Coronavirus cases are doubling in the North West almost twice as fast as they are across the the whole of England as experts push for stricter measures to be put into place “sooner rather than later”.

Scientists behind the React study, the largest of its kind, said the rate of growth of the epidemic across England has slowed in the last month, but the country was now at a “critical point in the second wave”.

They warned that current measures such as the rule of six and restrictions in the north of England will not be enough to bring the epidemic under control, and “further fixed-duration measures" should be considered to reduce the spread.

The report looked at Covid-19 swabs from 174,949 volunteers tested across England between September 18 and Monday this week.

It found cases are doubling every 29 days in England, much slower than the 13 days estimated for the period mid August to early September, resulting in a national reproductive rate (the R number) of 1.16.

At a regional level, the team estimated cases are doubling much quicker – every 17 days in the North West, 13 days in Yorkshire and the Humber and 14 days in the West Midlands.

However, the doubling time may be as low as seven days in Yorkshire and the West Midlands, and every nine days in the North West.

The report put the R value in the North West at 1.27, at 1.37 in Yorkshire and the Humber, and 1.33 in the West Midlands.

Across England, about one in 170 people currently have the virus and there are approximately 45,000 new infections each day, the report continued.

In the North West, it's estimated that one in every 100 people are currently infected – the highest prevalence of all regions.

Infections are most commonly seen in 18 to 24-year olds, but cases among people over 65 have risen eight-fold.

The report also found that at least half of people with Covid-19 will also not display symptoms on the day of testing or in the previous week.

Experts concluded: “Improved compliance with existing policy and, as necessary, additional interventions are required to control the spread of (coronavirus) in the community and limit the numbers of hospital admissions and deaths from Covid-19.”

The report put the R value in the North West at 1.27, at 1.37 in Yorkshire and the Humber, and 1.33 in the West Midlands.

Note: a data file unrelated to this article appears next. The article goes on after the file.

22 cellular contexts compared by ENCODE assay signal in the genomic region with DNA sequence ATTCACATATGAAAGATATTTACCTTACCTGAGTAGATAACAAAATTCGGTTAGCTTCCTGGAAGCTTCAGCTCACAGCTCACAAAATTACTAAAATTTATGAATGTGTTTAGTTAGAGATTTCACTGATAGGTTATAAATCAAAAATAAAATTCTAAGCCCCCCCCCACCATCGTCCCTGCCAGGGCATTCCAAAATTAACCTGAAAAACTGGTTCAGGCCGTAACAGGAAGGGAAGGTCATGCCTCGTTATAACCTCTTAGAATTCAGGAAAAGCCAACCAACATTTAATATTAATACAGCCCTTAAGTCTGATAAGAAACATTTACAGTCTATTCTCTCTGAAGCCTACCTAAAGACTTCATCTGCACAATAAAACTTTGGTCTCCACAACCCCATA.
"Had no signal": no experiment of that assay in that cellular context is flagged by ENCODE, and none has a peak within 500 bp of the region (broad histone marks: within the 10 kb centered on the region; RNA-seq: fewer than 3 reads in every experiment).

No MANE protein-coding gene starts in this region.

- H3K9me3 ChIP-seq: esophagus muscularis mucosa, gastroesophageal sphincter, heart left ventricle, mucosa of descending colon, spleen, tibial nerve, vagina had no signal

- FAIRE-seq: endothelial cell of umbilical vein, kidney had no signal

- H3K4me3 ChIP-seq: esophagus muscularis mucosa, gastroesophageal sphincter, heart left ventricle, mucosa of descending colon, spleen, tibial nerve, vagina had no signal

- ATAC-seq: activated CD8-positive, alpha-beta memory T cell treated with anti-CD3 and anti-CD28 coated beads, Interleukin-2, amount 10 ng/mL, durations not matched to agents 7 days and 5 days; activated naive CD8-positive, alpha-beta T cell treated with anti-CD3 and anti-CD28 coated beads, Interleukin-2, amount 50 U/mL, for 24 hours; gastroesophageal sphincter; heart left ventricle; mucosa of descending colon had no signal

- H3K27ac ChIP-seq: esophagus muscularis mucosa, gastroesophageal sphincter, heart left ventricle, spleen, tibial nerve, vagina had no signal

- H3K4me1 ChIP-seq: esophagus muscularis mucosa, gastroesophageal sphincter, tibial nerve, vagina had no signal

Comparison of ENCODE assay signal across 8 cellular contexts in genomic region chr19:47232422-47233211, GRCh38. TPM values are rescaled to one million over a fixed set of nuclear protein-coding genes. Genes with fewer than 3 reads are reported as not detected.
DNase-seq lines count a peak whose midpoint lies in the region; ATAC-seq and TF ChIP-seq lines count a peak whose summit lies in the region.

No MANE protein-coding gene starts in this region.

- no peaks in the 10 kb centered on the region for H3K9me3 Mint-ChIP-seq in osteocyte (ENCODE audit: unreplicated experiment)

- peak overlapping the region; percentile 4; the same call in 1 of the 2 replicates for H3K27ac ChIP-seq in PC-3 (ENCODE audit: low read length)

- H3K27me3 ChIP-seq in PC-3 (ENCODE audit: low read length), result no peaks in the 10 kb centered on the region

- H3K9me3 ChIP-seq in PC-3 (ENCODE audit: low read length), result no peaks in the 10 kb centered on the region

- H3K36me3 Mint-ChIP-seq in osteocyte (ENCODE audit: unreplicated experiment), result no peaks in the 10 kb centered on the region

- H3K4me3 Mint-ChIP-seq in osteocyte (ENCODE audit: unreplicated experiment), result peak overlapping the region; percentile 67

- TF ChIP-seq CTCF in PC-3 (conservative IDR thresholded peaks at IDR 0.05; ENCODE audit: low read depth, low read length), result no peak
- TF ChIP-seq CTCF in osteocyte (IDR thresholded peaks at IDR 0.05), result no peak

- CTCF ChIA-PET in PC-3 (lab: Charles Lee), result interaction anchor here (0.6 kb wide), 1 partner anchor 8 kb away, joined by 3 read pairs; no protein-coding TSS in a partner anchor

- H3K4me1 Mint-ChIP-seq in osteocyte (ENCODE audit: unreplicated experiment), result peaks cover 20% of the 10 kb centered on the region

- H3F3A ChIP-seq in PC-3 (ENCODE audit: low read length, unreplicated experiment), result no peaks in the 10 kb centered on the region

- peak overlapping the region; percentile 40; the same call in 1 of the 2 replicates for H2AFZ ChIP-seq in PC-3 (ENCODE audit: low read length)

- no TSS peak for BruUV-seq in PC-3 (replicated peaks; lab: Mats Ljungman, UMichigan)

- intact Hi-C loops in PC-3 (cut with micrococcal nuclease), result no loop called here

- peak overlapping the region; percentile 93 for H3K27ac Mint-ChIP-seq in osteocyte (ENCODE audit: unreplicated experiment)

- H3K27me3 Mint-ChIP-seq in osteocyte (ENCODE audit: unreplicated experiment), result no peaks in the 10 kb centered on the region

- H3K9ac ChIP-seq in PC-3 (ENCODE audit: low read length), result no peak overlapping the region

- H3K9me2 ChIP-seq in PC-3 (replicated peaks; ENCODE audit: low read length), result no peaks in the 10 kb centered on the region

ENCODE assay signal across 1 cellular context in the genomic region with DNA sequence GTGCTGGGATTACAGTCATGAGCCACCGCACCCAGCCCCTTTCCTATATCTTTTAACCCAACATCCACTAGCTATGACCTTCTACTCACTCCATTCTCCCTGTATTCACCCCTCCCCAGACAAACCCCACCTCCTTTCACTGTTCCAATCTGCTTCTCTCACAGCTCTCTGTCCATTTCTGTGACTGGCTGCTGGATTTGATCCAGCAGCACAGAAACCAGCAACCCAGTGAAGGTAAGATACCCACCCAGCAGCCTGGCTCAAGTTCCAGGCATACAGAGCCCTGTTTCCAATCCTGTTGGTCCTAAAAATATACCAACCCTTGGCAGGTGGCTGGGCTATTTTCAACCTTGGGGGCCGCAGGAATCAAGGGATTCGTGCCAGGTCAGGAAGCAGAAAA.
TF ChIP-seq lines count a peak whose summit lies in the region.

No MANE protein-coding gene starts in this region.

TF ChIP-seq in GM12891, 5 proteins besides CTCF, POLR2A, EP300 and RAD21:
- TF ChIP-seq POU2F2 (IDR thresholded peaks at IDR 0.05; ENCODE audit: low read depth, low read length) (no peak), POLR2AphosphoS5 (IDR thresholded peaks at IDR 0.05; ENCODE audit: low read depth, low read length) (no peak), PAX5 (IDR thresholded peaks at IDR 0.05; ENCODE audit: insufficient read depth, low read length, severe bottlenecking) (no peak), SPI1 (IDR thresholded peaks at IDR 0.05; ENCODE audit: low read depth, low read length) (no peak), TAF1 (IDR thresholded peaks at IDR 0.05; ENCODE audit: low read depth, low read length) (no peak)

Professors Steven Riley and Paul Elliott, from Imperial College London, led the study, which included colleagues from the University of Oxford and Lancaster University.

Prof Riley said there was evidence of “continued growth and possibly rapid growth” in regions such as the North West, Yorkshire and the West Midlands but the key message across England was that “prevalence is high”.

He added: “Prevalence is going to continue to go up unless either compliance with the messaging improves, or additional measures are introduced that are supported by the general public.

“There is a very strong epidemiological case for trying to reduce the transmission right now.”

Asked by reporters how far England was off the pandemic peak seen earlier in the year, Prof Riley said: “If things don’t change and the patterns that we describe continue, then in a relatively short period of time we will get back to comparable prevalences in some parts of the country.”

He said the data supported further restrictions in the north of England “sooner rather than later”.

Professor Elliott said the combination of the current restrictions, including the rule of six, was “possibly having some effect, but not enough to turn down the virus”.

Further data from the Covid Symptom Study (CSS) app run by King’s College suggests there are currently, 21,903 daily new symptomatic cases of Covid in the UK on average.

Its data points to more than five times more cases in the North compared with the south of England.